‘She’s not a footnote, she’s a person’ [book review]

A review of A Thousand Ships by Natalie Haynes


Last week saw the announcement of the Women’s Prize for Fiction – for which many congratulations to Maggie O’Farrell, on whom I have more than a bit of a crush – just as, coincidentally, I was reading one of the shortlisted titles. Natalie Haynes’s A Thousand Ships appealed to me principally because ever since my young-adult reading days I’ve had a thing for the story of Troy, and her feminist angle sounded intriguing. I don’t read much historical fiction at all now, but as it turned out this novel is contemporary in all but the most essential elements of its Ancient Greek setting. Sharply observed, witty and intelligent, Haynes’s retelling of a well-known legend has a fierce quality to it that can’t help but be absorbing.

A Thousand Ships Natalie Haynes

Having begun like this, I proceed to say that I did struggle with the novel initially. The second chapter – the first, at little over a page, reads more like a preface – is dramatic, certainly, but ultimately fails to reflect what the novel will become. For me, it lacked the nuance of later chapters, and when followed in quick succession by three much shorter chapters told from different points of view caused concern that the story was going to be too fragmented for me to enjoy fully. I’m generally a fan of fragmented narration, but there didn’t seem to be very much story going on at all here.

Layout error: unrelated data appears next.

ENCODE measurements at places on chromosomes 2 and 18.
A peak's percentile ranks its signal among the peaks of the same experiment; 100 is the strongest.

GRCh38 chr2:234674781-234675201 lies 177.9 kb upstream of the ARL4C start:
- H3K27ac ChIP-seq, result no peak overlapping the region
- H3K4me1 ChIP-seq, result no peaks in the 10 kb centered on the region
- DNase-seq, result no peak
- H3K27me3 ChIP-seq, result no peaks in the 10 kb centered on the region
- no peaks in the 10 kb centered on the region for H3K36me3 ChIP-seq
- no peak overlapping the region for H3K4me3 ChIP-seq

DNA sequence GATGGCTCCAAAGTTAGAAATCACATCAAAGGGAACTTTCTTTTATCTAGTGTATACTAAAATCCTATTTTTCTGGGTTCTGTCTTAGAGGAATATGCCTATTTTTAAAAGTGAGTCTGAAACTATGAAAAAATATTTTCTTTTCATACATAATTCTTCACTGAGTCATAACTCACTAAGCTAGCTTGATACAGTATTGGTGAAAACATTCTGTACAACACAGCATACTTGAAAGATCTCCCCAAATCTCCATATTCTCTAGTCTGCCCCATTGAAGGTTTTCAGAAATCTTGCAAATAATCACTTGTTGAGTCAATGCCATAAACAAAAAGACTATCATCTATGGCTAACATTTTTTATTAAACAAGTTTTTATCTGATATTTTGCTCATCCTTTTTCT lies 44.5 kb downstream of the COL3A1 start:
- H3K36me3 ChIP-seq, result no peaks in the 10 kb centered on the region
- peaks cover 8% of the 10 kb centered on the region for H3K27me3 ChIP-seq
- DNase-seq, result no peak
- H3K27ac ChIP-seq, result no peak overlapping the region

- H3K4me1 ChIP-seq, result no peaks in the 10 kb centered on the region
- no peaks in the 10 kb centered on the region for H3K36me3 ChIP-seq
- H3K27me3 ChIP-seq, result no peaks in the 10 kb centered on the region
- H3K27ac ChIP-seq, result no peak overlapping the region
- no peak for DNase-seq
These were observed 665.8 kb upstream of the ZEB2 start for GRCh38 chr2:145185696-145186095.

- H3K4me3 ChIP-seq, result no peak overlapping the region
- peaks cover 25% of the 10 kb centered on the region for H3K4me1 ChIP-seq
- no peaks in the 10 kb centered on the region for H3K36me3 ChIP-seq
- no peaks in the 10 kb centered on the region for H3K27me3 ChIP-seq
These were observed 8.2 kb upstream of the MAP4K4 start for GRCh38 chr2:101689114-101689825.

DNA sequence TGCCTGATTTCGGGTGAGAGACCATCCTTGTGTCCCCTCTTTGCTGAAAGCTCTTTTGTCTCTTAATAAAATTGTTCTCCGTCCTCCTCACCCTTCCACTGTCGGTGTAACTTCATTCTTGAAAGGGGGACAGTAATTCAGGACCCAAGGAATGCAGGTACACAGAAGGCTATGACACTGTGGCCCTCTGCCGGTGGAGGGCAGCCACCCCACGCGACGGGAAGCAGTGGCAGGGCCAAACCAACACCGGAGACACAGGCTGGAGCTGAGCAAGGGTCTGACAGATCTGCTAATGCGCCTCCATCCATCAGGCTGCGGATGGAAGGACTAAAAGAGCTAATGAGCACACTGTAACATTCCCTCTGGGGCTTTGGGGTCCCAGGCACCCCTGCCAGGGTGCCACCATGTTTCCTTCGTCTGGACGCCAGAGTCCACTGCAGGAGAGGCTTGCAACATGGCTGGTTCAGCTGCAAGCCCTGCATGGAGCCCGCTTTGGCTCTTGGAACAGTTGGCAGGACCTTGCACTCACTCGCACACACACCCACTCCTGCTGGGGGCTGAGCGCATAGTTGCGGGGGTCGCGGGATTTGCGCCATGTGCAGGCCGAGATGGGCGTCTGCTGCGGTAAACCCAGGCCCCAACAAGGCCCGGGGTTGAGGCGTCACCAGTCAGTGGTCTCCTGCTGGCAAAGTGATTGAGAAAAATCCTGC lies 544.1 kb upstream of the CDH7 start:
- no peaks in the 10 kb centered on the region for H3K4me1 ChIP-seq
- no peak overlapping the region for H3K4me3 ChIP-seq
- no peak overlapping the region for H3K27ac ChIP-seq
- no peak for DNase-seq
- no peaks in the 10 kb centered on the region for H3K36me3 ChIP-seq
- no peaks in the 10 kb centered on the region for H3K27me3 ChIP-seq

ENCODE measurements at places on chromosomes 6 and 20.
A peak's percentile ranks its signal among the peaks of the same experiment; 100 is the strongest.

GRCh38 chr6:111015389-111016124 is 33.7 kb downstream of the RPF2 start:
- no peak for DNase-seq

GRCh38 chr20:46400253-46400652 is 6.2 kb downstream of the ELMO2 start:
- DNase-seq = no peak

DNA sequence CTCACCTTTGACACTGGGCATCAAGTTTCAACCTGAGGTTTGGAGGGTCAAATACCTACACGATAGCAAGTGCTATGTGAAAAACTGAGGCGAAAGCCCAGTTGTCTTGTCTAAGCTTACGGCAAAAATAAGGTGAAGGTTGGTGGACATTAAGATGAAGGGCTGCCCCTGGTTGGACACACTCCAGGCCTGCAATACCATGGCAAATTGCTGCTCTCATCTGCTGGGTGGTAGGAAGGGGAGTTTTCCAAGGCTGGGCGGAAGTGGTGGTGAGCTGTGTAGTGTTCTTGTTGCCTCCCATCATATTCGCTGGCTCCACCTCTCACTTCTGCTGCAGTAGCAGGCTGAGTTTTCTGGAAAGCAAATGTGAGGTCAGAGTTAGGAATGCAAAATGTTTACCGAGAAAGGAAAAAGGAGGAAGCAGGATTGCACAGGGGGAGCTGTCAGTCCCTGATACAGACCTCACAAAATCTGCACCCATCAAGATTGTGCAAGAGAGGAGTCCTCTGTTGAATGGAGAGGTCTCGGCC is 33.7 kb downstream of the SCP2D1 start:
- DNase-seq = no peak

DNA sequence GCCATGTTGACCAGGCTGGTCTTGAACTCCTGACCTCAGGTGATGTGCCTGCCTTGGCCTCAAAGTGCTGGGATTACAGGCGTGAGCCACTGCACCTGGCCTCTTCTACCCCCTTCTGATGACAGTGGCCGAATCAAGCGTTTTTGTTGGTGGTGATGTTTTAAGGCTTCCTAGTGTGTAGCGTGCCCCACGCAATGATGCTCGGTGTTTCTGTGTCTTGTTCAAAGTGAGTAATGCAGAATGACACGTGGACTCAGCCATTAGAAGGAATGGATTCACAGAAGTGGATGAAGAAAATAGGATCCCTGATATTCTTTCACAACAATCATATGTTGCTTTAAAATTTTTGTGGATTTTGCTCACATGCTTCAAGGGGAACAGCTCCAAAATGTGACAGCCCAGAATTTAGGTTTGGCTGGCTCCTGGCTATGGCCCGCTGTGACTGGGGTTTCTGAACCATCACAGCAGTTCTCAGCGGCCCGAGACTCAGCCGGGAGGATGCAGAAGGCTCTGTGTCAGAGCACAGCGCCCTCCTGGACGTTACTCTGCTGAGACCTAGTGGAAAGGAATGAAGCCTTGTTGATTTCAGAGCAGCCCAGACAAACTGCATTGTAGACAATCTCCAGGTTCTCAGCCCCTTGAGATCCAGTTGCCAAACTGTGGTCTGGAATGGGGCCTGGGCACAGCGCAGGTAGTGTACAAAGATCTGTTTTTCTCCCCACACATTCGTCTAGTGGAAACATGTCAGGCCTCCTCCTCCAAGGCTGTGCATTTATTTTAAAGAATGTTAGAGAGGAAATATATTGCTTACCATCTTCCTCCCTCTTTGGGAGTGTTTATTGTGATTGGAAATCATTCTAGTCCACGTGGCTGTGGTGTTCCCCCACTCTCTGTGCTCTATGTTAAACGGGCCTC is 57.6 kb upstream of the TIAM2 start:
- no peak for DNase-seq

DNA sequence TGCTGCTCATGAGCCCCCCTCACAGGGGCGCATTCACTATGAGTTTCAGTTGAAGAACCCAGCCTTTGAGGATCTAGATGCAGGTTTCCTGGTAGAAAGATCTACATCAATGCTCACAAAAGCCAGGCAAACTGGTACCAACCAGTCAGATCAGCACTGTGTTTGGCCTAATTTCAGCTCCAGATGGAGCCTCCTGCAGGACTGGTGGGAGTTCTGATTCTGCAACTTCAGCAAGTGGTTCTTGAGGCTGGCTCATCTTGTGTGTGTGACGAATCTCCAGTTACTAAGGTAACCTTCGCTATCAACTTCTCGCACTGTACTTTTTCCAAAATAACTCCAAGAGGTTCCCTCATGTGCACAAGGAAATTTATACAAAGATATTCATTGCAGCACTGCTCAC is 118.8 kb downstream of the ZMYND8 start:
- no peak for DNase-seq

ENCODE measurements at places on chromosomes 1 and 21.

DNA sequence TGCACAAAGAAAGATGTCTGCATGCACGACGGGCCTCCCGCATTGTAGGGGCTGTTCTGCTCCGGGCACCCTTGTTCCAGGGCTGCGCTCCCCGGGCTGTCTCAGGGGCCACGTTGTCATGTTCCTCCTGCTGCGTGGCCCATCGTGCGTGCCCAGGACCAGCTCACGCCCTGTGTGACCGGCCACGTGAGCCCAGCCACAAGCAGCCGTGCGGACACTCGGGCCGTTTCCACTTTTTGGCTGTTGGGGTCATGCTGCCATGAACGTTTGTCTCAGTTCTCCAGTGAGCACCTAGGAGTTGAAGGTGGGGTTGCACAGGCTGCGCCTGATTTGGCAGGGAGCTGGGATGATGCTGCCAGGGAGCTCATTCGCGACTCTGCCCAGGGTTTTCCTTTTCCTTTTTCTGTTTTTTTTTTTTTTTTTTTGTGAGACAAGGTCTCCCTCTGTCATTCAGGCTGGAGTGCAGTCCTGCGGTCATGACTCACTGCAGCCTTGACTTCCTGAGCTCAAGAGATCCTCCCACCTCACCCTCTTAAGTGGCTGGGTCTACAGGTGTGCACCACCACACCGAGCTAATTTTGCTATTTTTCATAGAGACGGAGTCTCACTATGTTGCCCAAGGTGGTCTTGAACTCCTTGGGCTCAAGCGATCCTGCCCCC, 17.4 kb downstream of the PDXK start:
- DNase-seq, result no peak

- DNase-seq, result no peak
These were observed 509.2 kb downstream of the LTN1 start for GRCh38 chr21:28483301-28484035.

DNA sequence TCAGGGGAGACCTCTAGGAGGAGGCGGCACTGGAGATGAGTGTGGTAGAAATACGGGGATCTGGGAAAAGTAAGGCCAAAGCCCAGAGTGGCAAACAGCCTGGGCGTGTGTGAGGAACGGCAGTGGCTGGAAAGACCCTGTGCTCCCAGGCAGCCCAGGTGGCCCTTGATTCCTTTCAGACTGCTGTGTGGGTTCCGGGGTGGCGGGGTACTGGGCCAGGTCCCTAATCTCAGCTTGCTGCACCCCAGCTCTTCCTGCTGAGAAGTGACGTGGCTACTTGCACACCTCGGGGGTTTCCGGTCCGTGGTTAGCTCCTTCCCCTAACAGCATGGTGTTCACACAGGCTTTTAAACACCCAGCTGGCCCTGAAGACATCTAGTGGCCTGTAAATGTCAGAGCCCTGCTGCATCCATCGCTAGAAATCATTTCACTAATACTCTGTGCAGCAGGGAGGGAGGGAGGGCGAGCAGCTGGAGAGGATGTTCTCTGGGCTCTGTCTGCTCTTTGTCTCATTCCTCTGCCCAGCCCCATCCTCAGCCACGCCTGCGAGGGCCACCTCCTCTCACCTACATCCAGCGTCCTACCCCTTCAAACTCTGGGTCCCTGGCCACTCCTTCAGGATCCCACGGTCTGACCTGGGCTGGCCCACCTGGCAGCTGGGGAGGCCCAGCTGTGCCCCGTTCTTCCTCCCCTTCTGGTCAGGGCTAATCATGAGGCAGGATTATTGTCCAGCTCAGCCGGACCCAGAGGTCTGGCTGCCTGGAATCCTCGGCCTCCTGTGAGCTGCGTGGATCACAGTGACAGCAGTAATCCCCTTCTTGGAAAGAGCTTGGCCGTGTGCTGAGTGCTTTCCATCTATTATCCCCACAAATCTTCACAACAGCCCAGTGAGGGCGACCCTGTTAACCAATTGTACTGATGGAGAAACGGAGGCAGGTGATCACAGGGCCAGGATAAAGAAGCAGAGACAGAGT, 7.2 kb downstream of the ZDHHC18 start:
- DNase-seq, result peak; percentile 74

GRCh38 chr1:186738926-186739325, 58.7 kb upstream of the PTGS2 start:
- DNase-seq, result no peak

Part of the problem, I realised, was that I expected a story. Expected the myth I have read often, in different forms; expected the classic tropes of a plot that follows beginning, middle, end. But the total deconstruction of a legendary story is the point here, of course, and once I had got over my own expectations I found myself able to settle down and enjoy the ride more. Haynes is a consummate storyteller, good at crafting a sense of setting and characters with whom we can instantly engage, and the constant shifting of viewpoint gradually became something to look forward to. Occasionally she returns to certain characters – Penelope, Odysseus’s wife, for example, or the ‘Women of Troy’ chapters which are largely told from the point of view of Queen Hecabe – but on the whole each chapter is a story in its own right, a multitude of voices making up a choir. In structuring the novel thus, Haynes is doubling down on her point: there aren’t just two ways to tell a story (male and female); instead, there are myriad.